The 440 ml cans contain a floating widget and are 3.8% volume. Each can is 1.7 units (know your limits, and drink responsibly)
John Smiths can be bought and consumed at the pub for around £2.80 a pint or purchased in cans from most supermarkets and off licenses, prices may vary. I currently buy mine in packs of 4 from Tesco express and usually buy 8 cans because, they more often than not, have an offer on of two packs of 4 for £7.00. It can be bought in larger packs, again prices will vary from one place to another.
When I say I buy the bitter, that isn't strictly true, as my hubby is usually the one to come home from the shop with it. We both love it, but it is his favorite drink along with a few others. It was my husband who first introduced me to John Smiths, I never used to drink bitter, I was always one for lager. In the beginning I drank bitter shandy which I really like. But as time has gone on I have put less and less lemonade in with my bitter and now I barely put any in at all.
I really like the smooth cold creamy taste of John Smiths Extra Smooth, it taste's somewhat malty and seems to slide down the throat very smoothly, I love this drink ice cold, straight from the fridge, so on the weekend we have to push the food aside to make sure we have lots of room to put our John Smiths. (Now I've made us sound like alcoholics) I don't drink too many cans at any one time, hubby on the other hand could drink for England (if I let him).
Although I do really like the taste of John Smiths Extra Smooth, I'm not over keen on the smell of it, It's the same with all bitters I find the smell rather nasty, which I suppose is rather strange because if something doesn't smell very good to someone then the chances of them wanting to eat or drink whatever it may be are slim. Taste and smell go together and if your nose says no, then more often than not your mouth will agree. But I can drink this without any concern to the smell of it, that does confuse me and if anyone can explain this to me I would be very grateful.
So as a quick summary to John Smiths Extra Smooth, I can say, it's easy to drink with not as high a volume as some other bitters, it tastes creamy and smooth and is wonderfully refreshing with a splash of lemonade, ice cold from the fridge on a warm summers evening.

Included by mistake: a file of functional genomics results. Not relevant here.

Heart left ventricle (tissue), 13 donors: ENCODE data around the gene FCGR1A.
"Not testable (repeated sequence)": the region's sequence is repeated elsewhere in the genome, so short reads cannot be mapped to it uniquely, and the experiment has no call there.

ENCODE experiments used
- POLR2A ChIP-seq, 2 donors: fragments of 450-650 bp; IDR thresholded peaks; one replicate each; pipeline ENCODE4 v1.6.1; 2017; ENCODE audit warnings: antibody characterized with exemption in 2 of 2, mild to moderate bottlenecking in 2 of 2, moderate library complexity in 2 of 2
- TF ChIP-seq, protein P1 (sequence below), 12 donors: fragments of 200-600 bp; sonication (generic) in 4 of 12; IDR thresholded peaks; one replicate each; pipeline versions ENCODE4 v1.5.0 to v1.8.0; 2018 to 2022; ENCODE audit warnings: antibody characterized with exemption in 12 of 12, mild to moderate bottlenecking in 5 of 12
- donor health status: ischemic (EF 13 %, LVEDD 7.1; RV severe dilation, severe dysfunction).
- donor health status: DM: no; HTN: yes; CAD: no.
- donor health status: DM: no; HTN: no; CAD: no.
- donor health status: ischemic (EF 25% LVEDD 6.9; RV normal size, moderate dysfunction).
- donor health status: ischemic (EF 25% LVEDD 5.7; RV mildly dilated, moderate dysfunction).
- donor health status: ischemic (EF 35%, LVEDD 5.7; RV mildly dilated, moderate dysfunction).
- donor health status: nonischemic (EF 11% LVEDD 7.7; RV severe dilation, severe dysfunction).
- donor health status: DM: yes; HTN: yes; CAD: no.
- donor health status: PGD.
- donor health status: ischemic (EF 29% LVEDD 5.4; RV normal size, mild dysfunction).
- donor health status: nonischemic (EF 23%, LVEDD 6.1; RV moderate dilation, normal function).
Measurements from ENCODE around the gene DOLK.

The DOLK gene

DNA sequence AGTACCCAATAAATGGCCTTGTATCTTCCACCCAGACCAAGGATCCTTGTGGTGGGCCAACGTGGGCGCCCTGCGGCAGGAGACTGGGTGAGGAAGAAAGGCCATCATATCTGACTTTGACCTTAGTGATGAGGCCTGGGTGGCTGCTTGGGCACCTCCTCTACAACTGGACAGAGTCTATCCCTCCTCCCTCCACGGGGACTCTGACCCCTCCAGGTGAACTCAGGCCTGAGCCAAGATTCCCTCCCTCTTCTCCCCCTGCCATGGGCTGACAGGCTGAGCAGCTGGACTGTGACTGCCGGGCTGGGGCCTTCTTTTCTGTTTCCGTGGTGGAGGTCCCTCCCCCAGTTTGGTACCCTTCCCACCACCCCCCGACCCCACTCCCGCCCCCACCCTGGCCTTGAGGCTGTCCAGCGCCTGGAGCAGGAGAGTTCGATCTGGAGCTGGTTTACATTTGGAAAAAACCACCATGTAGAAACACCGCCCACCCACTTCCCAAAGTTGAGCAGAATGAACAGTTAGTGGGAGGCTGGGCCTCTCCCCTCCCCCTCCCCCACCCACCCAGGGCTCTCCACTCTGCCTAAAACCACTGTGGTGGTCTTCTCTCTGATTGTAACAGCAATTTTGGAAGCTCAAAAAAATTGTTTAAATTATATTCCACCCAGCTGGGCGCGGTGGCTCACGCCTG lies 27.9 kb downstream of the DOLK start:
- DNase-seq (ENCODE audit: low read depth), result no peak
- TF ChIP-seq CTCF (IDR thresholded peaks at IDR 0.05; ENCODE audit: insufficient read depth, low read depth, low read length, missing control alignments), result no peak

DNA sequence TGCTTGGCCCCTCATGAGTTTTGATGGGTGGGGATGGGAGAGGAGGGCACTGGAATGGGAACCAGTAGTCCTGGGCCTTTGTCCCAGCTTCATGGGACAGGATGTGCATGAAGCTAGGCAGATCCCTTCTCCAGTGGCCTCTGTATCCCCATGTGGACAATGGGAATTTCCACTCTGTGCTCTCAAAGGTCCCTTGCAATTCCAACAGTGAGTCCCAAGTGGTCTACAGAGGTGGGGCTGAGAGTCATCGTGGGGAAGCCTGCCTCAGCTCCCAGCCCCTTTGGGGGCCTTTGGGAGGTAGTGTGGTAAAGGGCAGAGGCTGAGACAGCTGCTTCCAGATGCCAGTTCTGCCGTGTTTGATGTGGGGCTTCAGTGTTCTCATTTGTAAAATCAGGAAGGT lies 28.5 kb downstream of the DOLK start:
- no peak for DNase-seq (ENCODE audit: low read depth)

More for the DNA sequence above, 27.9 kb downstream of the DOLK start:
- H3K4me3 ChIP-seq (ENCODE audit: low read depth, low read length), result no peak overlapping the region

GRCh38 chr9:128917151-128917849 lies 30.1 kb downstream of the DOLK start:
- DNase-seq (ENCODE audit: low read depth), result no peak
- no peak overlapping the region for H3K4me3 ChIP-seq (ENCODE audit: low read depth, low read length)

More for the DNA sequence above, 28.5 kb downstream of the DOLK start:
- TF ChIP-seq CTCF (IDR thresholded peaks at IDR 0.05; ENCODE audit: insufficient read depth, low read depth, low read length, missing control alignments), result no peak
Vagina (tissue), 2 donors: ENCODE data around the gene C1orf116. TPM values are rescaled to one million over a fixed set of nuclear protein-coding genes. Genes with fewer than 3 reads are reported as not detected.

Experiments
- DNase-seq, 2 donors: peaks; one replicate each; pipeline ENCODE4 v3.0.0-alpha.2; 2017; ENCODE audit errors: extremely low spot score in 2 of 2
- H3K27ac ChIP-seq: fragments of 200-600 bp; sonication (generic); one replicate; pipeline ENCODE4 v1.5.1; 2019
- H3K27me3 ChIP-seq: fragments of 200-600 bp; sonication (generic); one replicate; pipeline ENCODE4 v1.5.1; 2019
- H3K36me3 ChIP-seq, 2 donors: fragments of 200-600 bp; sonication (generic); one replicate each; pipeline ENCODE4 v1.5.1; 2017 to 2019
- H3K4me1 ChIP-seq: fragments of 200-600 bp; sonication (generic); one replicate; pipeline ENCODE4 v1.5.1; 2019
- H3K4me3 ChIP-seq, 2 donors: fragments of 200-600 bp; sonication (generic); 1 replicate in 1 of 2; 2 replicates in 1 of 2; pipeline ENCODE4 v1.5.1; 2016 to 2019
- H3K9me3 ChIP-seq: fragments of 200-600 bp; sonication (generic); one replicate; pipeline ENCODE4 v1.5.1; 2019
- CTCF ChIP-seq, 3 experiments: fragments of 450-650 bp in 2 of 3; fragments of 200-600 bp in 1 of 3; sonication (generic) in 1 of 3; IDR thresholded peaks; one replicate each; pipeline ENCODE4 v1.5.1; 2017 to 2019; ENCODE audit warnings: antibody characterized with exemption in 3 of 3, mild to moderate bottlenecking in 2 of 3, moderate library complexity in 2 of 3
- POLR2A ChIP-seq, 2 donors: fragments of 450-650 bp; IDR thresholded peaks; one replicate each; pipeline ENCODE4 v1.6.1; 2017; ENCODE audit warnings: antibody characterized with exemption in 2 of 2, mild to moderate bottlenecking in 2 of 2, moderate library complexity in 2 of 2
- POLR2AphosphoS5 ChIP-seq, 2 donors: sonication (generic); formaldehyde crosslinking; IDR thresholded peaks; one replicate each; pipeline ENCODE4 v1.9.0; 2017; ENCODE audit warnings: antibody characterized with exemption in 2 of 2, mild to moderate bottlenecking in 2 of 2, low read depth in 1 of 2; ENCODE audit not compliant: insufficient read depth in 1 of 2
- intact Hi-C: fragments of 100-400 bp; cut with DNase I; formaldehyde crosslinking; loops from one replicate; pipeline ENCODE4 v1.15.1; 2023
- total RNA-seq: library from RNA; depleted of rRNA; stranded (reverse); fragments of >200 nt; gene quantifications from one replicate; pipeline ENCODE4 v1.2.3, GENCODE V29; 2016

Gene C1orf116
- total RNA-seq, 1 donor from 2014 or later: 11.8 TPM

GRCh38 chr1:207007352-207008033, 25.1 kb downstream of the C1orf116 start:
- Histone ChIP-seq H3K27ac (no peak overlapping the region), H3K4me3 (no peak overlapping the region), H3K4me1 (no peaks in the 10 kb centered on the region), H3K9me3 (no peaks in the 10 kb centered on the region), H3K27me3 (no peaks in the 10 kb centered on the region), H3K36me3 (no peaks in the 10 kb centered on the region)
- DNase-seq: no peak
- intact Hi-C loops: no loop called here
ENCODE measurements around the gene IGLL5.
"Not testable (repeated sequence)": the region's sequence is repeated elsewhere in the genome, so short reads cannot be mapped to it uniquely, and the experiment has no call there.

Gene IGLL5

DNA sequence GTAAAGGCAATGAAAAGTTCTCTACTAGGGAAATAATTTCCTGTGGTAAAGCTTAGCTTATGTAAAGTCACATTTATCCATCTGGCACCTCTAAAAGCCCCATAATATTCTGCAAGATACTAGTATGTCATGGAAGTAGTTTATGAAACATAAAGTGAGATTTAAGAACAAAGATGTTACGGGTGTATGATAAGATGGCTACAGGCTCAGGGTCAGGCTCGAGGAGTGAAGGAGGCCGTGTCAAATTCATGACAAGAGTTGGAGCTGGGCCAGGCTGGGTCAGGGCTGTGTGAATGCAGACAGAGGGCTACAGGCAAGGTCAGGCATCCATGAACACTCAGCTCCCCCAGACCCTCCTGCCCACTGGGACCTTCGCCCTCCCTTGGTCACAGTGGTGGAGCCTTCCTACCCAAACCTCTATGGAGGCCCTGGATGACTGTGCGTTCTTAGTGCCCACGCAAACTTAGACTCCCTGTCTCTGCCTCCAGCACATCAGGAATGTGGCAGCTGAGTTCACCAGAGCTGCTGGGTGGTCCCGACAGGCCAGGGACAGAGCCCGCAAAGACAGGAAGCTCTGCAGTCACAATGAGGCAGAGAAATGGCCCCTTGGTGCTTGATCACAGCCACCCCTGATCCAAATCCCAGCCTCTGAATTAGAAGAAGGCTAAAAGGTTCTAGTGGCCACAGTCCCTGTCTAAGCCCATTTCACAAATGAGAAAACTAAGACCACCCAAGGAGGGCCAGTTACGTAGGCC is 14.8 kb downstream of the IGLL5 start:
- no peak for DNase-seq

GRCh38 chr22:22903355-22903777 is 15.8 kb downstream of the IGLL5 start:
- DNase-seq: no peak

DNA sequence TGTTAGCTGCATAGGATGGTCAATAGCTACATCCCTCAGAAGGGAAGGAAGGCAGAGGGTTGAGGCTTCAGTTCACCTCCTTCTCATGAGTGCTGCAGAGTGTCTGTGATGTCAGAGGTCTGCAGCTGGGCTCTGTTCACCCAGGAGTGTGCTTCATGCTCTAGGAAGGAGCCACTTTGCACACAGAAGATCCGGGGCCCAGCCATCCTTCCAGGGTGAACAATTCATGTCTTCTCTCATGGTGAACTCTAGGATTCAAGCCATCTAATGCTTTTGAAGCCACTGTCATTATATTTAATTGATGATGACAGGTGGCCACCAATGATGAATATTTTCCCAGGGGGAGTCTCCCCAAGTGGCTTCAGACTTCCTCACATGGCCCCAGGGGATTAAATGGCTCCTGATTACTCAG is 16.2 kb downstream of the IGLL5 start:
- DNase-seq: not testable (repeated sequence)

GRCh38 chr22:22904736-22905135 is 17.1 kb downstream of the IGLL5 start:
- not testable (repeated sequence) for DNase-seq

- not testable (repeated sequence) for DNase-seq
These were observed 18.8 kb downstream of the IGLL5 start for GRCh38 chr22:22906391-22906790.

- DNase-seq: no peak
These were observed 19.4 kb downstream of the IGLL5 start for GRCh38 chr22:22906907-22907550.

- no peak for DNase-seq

I'm giving John Smiths 4 stars because I really like the taste but I knocked a star off because of the smell.
Thank you for reading my review also posted on Ciao
Simply wrong. It's a best seller according to the admen. Well just because it sells well does not mean its any good. It just shows how over hyped marketing and the perfection of the brewers arts in selling anything to the masses if we can get away with it attitude pervades the drinks market.It is rubbish, you can tart it up as smooth, which it is. Ale, which it is not, satisfying and full bodied, it is neither. I will never buy it in Public houses or give it away Supermarkets. There are hundreds of better brews out their, try, nay demand something better.
Well, I will be honest, when i drank from 18 I was a lager boy, but I curiously tried John Smiths, and boy did I like it, I started on John Smiths and its Johns I still love to this day. It is smooth, doesn't gas you up as lager or cider would. Has a very mild, yet distinctive taste of which you can't fail to love. It is also much better value than lager and is usually about 30p a pint less. Also you can buy 15 cans of it for a tenner at your local morrisons or supermarket. Which will work out at about 67p a can, which is just under a pint per can. It is always increasing in value, which is good as some people can't always afford to drink in pubs now. The canned johns comes with a "widget" at the bottom of the can, which helps keep it fresh and stop it from settling and ruinging the splendid taste.
John Smiths bitter is obviously synonymous with the alcoholic drink we call bitter. Prior to the invention of the 'widget' which lurks at the bottom of the can of beer to produce an emulation of the draft beer we drink in pubs and some restaurants, the can of bitter before the 'widget' was an inferior version of the draft pint or half a pint we enjoyed at the pub, but when the widget was created and introduced to the can of beer and in this case, John Smiths Extra Smooth - beer drinking from a can or tin skipped to a new level. With John Smiths Extra Smooth, one can enjoy the taste and texture of this favourite drink (amongst many) in the comfort of their own home or at a picnic, as if they had just had the drink poured from a draft pump from the local pub. Although, not quite the same as a pub draft pint, John Smiths Extra Smooth from the can is pretty close and very enjoyable.